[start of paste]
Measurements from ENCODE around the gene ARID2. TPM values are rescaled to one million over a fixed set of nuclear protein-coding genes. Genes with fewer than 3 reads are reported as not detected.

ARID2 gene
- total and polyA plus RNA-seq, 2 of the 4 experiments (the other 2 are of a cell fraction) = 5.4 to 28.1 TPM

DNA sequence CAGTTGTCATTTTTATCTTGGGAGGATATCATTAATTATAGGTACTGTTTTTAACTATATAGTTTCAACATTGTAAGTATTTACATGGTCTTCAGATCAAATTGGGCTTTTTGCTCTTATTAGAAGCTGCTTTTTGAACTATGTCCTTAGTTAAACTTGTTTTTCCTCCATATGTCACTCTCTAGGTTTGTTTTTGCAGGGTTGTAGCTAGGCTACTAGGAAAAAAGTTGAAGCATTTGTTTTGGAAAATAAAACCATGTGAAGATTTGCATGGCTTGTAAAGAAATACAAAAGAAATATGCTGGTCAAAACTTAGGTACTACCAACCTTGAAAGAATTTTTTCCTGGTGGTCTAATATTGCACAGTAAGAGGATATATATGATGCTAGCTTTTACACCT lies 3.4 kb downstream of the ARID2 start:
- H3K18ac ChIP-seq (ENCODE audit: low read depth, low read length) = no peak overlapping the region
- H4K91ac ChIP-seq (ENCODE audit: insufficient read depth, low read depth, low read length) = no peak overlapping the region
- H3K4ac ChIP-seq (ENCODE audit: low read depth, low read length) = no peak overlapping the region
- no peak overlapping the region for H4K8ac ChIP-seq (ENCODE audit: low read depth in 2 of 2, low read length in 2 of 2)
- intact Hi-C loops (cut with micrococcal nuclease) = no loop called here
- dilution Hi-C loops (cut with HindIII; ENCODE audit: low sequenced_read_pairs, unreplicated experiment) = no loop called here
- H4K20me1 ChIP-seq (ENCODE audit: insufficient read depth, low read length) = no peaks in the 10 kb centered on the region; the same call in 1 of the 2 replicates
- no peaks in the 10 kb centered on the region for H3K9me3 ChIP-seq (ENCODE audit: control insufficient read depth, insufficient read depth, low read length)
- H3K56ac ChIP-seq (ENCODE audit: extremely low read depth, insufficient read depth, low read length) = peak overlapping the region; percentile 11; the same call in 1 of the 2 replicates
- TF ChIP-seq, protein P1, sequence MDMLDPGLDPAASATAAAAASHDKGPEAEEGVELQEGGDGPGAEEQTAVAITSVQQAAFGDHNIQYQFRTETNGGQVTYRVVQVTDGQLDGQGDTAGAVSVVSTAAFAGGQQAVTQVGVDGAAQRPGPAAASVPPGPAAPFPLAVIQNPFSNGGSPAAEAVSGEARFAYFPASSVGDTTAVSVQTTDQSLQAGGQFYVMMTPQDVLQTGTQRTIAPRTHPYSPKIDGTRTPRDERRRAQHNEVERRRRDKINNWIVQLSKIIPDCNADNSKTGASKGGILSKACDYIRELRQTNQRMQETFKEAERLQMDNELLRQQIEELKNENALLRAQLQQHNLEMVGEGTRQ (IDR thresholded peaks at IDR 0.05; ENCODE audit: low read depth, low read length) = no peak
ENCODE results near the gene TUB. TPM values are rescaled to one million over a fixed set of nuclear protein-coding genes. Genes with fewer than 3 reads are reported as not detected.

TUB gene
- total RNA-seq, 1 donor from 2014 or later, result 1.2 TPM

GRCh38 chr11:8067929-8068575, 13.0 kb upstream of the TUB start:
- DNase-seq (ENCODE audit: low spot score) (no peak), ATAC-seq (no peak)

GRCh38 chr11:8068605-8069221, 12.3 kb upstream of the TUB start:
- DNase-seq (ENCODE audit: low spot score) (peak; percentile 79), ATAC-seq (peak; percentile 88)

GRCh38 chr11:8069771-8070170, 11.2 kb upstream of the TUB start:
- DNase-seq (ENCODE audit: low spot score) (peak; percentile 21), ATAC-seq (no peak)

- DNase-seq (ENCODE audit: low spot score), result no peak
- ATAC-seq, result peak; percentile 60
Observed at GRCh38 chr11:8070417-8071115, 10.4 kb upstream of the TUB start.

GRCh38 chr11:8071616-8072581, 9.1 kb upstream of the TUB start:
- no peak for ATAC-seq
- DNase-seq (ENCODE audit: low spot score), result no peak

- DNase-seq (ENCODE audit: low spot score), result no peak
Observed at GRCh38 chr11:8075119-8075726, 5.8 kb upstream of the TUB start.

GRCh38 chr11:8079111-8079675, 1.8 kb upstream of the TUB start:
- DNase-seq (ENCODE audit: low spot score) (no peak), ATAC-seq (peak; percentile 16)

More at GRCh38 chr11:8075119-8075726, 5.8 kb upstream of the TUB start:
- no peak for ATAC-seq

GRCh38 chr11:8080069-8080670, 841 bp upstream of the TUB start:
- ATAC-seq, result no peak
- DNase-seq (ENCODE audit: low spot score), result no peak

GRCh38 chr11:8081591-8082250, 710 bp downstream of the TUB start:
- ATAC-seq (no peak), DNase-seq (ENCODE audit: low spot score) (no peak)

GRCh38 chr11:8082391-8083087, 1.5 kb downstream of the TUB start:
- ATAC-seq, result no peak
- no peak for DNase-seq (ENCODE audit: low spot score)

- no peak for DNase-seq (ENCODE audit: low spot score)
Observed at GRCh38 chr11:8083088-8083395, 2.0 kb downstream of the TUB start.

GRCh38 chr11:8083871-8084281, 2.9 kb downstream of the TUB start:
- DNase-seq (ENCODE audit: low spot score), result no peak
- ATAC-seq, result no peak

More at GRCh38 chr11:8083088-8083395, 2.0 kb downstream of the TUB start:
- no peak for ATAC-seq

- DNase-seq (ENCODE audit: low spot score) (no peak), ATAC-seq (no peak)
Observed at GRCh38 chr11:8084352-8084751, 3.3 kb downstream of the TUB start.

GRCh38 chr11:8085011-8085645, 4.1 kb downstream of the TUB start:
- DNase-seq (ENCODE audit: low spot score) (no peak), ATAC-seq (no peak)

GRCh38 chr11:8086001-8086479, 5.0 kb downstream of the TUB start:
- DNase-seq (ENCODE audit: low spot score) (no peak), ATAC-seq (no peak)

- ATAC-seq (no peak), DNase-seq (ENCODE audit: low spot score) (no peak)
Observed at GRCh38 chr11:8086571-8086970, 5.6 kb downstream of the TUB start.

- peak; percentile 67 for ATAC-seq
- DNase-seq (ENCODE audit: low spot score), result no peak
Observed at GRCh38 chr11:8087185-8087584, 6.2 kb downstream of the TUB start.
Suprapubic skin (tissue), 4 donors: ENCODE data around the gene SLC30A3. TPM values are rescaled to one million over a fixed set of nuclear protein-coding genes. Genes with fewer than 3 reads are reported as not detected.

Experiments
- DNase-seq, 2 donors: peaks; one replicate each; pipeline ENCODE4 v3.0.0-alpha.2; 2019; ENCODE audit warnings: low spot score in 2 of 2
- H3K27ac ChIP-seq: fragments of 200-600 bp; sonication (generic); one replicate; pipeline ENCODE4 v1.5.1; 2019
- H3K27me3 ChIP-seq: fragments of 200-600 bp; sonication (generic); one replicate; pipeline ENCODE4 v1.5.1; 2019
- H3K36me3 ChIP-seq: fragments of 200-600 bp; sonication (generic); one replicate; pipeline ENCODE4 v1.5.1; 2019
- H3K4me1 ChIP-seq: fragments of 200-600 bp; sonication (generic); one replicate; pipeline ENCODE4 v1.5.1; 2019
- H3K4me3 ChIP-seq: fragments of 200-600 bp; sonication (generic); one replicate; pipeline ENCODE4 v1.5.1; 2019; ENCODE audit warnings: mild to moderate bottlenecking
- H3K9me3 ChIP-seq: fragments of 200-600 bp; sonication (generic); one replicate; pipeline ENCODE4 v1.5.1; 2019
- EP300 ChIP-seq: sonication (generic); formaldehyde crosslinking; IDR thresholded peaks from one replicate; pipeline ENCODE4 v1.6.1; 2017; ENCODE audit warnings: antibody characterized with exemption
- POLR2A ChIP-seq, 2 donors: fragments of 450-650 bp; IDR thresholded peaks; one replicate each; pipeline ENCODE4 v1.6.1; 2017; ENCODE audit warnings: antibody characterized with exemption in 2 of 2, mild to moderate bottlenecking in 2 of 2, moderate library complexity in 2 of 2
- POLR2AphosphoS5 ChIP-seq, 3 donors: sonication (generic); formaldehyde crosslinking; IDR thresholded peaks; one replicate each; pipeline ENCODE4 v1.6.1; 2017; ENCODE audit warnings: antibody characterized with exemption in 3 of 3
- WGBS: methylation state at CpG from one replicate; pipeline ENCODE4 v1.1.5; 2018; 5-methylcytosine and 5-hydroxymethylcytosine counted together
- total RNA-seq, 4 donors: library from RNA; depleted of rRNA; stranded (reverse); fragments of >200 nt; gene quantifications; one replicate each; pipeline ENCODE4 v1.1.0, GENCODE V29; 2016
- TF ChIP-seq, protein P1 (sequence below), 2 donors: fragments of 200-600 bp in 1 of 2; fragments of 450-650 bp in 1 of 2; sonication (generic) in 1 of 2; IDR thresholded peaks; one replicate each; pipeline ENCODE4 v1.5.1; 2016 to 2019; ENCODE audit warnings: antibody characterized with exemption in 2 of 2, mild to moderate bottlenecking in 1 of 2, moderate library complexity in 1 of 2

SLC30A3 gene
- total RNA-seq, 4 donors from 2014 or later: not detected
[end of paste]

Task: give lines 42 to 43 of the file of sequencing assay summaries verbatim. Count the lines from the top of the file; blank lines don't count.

- ATAC-seq, result no peak
- no peak for DNase-seq (ENCODE audit: low spot score)